Brazilian state oil company Petrobras will sell up to $64.5 billion in new stock — one of the largest in capital markets history — to raise funds for the world’s biggest oil exploration investment plan.
The company will offer 1.59 billion new preferred shares and 2.17 billion new common shares, Petrobras said in a statement published in Valor Economico newspaper, for an operation that includes a $43 billion state-backed oil-for-shares swap.
At Thursday’s closing price for the stocks, the company would raise 67.8 billion reais ($39.2 billion) from the sale of common shares and another 43.8 billion reais ($25.4 billion) from the preferred shares, making it one of the world’s largest- ever stock offerings.
Petrobras expects to begin bookbuilding Sept. 3, and price the share sale on Sept. 23.
The plan has become the financial cornerstone of the company’s $224 billion five-year investment plan meant to turn Brazil into a major oil exporter by tapping oil buried deep under the ocean floor in a region known as the subsalt.
The company faces skepticism by investors who have questioned the high price for the oil reserves to be used in the state-backed oil-for-shares swap arrangement, which has sparked fears Petrobras may be overpaying for the assets and diluting shares.
Under the terms of the $43 billion oil-for-shares swap, Petrobras said on Wednesday it agreed to exchange part of the stock to be issued for development rights to 5 billion barrels of offshore oil at a price of $8.51 per barrel — far above the $5 to $6 per barrel that markets saw as fair.
The swap will endow Petrobras’ assets with valuable oil reserves.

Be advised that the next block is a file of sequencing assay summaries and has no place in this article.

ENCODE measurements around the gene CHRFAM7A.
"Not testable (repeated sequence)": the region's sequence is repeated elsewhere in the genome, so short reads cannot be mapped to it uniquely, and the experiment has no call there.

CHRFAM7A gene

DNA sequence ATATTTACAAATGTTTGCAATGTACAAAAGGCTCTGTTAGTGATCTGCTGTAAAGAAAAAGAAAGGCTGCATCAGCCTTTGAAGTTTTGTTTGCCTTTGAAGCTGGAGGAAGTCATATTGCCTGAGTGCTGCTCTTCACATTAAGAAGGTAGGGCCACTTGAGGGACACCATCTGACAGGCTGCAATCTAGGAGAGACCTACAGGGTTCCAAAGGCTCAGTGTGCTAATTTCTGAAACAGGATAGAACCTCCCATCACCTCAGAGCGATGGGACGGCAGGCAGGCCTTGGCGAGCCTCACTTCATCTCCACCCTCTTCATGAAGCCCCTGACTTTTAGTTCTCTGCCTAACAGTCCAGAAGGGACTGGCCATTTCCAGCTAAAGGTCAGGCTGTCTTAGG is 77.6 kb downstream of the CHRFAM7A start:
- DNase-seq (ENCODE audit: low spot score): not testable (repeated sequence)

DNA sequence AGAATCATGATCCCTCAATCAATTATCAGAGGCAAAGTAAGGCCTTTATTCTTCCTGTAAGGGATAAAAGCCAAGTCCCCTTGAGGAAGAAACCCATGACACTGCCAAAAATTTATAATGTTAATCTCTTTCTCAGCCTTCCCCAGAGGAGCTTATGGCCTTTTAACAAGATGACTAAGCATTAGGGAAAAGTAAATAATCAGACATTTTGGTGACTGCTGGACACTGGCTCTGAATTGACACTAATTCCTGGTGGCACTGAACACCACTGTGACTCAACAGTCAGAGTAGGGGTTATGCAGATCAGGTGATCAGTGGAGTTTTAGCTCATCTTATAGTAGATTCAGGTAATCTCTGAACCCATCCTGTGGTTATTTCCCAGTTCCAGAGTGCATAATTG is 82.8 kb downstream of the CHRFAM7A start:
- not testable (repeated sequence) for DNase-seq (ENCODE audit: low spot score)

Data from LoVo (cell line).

The segment of the share sale outside the oil-for-share swap is primarily targeted at non-government and minority shareholders, who will provide the only cash in the operation.
Their participation will be crucial for Petrobras to shore up its balance sheet, which has been stretched by heavy borrowing to finance its ambitious offshore plans.
Government leaders have also said they plan to boost the state’s participation in the company’s capital to around 40 percent current levels near 30 percent, which has left some investors nervous about greater state sway in the company.
Analysts said the large size of the share swap with respect to the entire operation — authorized by shareholders for up to $85 billion — shows the government expects it will be able to pick up a considerable number of shares not subscribed by private investors.
Petrobras’ preferred shares, its most widely traded class of stock, closed at 27.60 reais on Thursday while common shares closed at 31.24 reais.
But some investors say those concerns have already been priced into the shares, and that the company is still a compelling investment given its unique access to quality oil reserves in a world that is quickly running out of them.
“I think people are going to be surprised by the number of investors that subscribe,” said Marc Fogassa, a managing partner at Hedgefort Capital Management which owns shares in Petrobras.
Following months of uncertainty over the plan that pushed the stock down by as much as 25 percent from the start of the year, progress advancing the issue has heartened some shareholders.
“The worst of the slaughter is behind us,” said Marcio Macedo, who oversees about $40 million in assets at Humaita Investimentos in Sao Paulo. “The stock’s value is now attractive.”
He added that many investors spent the last several months selling or shorting Petrobras to go long in other sectors such as Brazilian banks or retail, and he expected many would take advantage of this offer to get back into the company.
Oil for the exchange will come from at least six fields in the subsalt region, most of which are adjacent to major offshore discoveries such as Franco and Tupi finds.